Think of yourself not as a recruiter but as a “rescuer” doing nothing more than expanding their options. Under any definition of the word, it’s not unethical to approach them and make them aware of alternative opportunities.

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Will They Be Successful In The Corporate Environment?

Teachers have been leaving the teaching profession in large numbers for decades. Most leave in a haphazard manner to a variety of new careers, but now is your opportunity to develop a formal process to target them as a group. The concept of targeting educational professionals is not new; Google in particular has successfully recruited numerous top professors to join its organization. One large Las Vegas hotel has discovered that elementary school teachers make the most successful bartenders (it makes sense considering that drunks many times act like third-graders!).

There are plenty of examples of teachers successfully making the transition to corporate work. Remember, many teachers already hold second jobs during the summer, so it is likely that they already have a broad skill set. If you are still unsure of their capabilities, remember that teachers are off during the summer and during long school break periods. This gives an organization that is unsure an ideal opportunity to hire them on a short-term or contract basis to assess their potential or to build their skills.

Which Jobs?

Obviously, you’ll have to look at your own firm’s jobs to determine where they would best fit. But remember, many teachers are specialists in math, science, and computers, so they could easily fit into technical jobs.

For others, tell them they must first prove themselves in entry level professional positions like customer service jobs, customer training positions, in call centers, writing manuals, in wholesale sales jobs and obviously, in HR training and development positions.

How to Recruit Them

Identifying teachers and principals to target is quite easy because they all join an association, have a teaching license, and are listed on their school’s website. Employer referral programs are the best way to recruit them because many of your employees already know them as a result of being parents.

Identify them through university alumni groups from Colleges of Education and through ads in teaching journals. Find them at seminars and teacher conventions, as well as online social networks and discussion forums. Because teachers are a tight-knit group, once you make several aware of your interest in teachers, the word will spread virally to others.

Final Thoughts

Recruiters and recruiting managers are constantly looking for large numbers of highly qualified but “untapped” talent. Step back and take the emotion out of it; it’s easy to see why there’s no more ideal group to target than teachers.

Yes, you should limit the number you hire and be aware of the community impact. But remember, you are a recruiter, not a member of the school board. Summer is the perfect time to begin. They are readily available for interviews and you will face no competition in recruiting them. What are you waiting for?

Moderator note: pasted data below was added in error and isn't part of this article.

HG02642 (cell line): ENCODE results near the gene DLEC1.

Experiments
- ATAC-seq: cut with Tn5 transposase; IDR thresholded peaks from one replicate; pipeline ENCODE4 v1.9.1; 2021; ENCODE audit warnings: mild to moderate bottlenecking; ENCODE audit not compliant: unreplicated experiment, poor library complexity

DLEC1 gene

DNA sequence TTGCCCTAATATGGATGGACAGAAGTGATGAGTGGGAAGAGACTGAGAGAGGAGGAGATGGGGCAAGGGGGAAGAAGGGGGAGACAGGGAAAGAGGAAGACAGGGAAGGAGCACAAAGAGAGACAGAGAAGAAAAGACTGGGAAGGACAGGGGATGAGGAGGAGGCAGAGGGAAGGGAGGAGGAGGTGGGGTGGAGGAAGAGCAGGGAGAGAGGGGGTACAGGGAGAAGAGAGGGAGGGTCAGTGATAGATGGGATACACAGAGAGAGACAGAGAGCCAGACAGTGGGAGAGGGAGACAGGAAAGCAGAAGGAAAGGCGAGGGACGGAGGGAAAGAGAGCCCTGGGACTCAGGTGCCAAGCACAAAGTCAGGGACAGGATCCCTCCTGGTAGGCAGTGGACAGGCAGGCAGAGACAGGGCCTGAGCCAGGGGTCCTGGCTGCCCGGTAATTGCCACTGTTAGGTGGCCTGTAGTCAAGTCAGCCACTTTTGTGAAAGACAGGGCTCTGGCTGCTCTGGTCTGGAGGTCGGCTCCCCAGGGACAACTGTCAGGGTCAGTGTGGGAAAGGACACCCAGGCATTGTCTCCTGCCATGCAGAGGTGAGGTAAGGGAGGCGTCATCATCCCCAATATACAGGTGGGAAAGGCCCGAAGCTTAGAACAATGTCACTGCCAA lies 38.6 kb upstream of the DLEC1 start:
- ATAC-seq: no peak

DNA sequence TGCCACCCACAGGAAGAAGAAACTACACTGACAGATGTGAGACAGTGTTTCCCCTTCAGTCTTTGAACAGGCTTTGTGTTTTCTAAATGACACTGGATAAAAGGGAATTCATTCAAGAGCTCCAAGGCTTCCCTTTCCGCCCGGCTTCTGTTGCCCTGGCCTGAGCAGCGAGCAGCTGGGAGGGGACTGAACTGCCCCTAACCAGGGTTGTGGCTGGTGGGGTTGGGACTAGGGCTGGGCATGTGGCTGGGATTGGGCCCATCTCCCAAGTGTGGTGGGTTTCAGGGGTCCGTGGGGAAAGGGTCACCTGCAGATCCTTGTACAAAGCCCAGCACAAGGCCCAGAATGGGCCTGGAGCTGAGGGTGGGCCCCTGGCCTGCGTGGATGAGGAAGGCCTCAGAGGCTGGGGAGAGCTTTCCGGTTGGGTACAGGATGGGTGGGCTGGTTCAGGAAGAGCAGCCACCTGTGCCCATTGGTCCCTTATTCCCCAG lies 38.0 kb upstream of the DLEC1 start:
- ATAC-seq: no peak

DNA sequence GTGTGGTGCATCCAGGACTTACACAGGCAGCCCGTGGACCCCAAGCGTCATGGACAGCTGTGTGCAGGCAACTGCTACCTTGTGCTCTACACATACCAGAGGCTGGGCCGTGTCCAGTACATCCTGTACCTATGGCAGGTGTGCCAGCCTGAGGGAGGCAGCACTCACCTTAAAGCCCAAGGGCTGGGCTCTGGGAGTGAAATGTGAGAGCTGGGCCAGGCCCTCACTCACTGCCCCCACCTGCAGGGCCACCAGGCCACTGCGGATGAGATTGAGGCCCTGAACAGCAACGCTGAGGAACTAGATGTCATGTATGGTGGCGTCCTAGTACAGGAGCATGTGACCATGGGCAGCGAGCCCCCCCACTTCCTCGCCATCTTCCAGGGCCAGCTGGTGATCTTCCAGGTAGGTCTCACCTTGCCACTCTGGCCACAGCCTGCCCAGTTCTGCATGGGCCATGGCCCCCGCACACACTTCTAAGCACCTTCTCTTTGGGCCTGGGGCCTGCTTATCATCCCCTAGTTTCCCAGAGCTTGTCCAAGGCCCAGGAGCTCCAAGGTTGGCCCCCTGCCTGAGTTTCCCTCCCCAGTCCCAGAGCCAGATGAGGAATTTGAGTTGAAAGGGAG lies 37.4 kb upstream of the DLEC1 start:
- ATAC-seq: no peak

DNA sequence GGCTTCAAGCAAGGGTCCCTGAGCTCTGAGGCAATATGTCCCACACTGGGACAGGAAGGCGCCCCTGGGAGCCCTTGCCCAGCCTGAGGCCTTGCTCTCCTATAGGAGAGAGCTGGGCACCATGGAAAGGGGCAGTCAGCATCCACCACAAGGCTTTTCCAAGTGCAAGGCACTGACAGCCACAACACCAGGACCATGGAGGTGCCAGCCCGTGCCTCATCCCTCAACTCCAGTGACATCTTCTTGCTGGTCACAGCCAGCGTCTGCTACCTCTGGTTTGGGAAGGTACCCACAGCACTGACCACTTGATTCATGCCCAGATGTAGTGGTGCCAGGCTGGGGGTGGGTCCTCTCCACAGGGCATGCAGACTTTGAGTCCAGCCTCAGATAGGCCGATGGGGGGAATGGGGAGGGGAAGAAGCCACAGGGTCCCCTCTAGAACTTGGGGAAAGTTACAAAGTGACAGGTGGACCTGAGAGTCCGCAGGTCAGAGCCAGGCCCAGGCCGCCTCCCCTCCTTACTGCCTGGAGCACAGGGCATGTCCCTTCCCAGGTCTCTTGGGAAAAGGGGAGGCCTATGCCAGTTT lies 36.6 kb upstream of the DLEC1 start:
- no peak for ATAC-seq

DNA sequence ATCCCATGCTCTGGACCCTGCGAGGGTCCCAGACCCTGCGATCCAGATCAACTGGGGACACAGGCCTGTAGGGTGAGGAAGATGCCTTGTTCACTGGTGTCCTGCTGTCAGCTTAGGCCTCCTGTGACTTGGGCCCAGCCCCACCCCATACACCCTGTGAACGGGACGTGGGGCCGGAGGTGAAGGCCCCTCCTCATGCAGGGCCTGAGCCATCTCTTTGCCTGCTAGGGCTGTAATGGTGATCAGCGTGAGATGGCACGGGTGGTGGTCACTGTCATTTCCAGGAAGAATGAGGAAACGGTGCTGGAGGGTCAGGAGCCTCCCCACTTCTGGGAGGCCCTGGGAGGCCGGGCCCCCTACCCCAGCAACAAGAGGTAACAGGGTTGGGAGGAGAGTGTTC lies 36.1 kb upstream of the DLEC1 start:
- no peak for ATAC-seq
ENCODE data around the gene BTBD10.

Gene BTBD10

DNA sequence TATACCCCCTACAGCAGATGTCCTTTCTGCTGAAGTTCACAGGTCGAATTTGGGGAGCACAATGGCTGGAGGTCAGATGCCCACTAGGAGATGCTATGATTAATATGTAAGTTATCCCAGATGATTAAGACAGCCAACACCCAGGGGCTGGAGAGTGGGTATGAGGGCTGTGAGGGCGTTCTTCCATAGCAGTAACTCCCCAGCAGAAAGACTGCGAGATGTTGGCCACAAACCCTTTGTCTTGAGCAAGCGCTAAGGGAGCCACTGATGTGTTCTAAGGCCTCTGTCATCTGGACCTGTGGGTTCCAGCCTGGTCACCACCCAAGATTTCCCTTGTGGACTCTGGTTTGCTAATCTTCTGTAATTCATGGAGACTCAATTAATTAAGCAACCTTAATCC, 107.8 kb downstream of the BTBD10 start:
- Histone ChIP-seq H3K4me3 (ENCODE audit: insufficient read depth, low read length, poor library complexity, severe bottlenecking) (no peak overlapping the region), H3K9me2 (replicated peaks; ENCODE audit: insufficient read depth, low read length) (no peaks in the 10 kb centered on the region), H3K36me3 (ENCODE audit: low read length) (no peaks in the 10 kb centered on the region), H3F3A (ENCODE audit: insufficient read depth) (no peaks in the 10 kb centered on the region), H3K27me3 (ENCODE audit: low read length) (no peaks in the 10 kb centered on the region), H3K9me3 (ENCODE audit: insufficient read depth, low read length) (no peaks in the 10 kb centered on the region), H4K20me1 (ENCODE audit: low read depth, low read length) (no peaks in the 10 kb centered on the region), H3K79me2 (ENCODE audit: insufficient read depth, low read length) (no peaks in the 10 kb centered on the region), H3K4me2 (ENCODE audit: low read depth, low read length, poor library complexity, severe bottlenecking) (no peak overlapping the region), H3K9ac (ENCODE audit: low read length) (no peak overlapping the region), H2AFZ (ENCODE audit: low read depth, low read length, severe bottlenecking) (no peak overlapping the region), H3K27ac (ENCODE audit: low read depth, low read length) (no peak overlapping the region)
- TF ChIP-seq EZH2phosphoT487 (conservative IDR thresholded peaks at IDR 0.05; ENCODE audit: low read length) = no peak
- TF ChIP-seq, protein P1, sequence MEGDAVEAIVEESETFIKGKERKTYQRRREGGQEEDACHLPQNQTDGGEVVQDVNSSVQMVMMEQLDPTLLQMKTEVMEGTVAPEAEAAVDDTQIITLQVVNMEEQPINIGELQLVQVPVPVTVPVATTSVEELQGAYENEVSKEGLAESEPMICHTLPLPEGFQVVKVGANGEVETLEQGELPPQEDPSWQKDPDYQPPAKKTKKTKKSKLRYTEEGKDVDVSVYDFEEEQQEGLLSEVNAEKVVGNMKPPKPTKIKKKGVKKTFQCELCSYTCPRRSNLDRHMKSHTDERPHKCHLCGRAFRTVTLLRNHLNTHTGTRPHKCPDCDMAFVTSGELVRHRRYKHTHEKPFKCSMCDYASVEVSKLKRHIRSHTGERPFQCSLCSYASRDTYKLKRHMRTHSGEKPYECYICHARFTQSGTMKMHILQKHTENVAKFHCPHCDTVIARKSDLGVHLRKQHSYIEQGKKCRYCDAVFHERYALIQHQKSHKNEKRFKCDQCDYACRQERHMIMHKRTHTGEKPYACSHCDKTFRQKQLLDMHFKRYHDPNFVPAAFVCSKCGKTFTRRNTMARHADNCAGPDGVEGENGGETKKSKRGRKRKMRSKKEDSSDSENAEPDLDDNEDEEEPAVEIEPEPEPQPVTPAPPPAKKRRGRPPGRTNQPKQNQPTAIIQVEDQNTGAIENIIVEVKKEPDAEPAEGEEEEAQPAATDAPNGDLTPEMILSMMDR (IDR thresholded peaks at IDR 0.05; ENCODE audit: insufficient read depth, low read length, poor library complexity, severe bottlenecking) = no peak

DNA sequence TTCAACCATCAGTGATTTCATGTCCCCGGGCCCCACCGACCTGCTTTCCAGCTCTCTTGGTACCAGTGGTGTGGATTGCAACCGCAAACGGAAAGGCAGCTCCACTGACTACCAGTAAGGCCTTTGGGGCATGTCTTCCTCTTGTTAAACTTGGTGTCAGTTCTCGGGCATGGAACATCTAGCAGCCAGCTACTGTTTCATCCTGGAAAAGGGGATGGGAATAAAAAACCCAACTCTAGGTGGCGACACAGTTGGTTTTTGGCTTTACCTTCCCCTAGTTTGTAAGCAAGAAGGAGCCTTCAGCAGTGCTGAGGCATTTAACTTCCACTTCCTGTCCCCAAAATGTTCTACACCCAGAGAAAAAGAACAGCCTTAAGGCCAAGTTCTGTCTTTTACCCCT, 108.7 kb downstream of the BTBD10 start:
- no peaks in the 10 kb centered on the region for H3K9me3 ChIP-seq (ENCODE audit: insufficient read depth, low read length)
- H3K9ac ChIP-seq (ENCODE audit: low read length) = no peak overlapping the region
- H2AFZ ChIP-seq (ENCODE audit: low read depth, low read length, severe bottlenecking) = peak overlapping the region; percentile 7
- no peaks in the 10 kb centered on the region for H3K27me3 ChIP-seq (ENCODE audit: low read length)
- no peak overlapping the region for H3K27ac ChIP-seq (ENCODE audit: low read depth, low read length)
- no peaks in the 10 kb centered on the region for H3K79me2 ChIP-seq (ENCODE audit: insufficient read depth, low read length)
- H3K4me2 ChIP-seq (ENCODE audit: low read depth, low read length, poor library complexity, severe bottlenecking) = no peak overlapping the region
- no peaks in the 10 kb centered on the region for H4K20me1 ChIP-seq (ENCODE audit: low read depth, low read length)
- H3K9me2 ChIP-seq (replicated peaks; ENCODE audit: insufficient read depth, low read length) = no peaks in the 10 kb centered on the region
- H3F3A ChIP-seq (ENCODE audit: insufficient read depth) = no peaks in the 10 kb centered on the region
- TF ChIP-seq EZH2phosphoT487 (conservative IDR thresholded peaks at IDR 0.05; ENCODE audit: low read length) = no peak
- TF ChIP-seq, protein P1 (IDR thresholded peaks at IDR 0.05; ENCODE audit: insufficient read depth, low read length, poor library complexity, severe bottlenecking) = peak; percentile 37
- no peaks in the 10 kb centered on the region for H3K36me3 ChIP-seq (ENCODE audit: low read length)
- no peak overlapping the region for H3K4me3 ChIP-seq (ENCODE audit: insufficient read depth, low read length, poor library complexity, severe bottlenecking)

Dr. John Sullivan, professor, author, corporate speaker, and advisor, is an internationally known HR thought-leader from the Silicon Valley who specializes in providing bold and high-business-impact talent management solutions.

He’s a prolific author with over 900 articles and 10 books covering all areas of talent management. He has written over a dozen white papers, conducted over 50 webinars, dozens of workshops, and he has been featured in over 35 videos. He is an engaging corporate speaker who has excited audiences at over 300 corporations/ organizations in 30 countries on all six continents. His ideas have appeared in every major business source including the Wall Street Journal, Fortune, BusinessWeek, Fast Company, CFO, Inc., NY Times, SmartMoney, USA Today, HBR, and the Financial Times. In addition, he writes for the WSJ Experts column. He has been interviewed on CNN and the CBS and ABC nightly news, NPR, as well many local TV and radio outlets. Fast Company called him the "Michael Jordan of Hiring," Staffing.org called him “the father of HR metrics,” and SHRM called him “One of the industry's most respected strategists." He was selected among HR’s “Top 10 Leading Thinkers” and he was ranked No. 8 among the top 25 online influencers in talent management. He served as the Chief Talent Officer of Agilent Technologies, the HP spinoff with 43,000 employees, and he was the CEO of the Business Development Center, a minority business consulting firm in Bakersfield, California. He is currently a Professor of Management at San Francisco State (1982 – present). His articles can be found all over the Internet and on his popular website www.drjohnsullivan.com and on www.ere.net. He lives in Pacifica, California.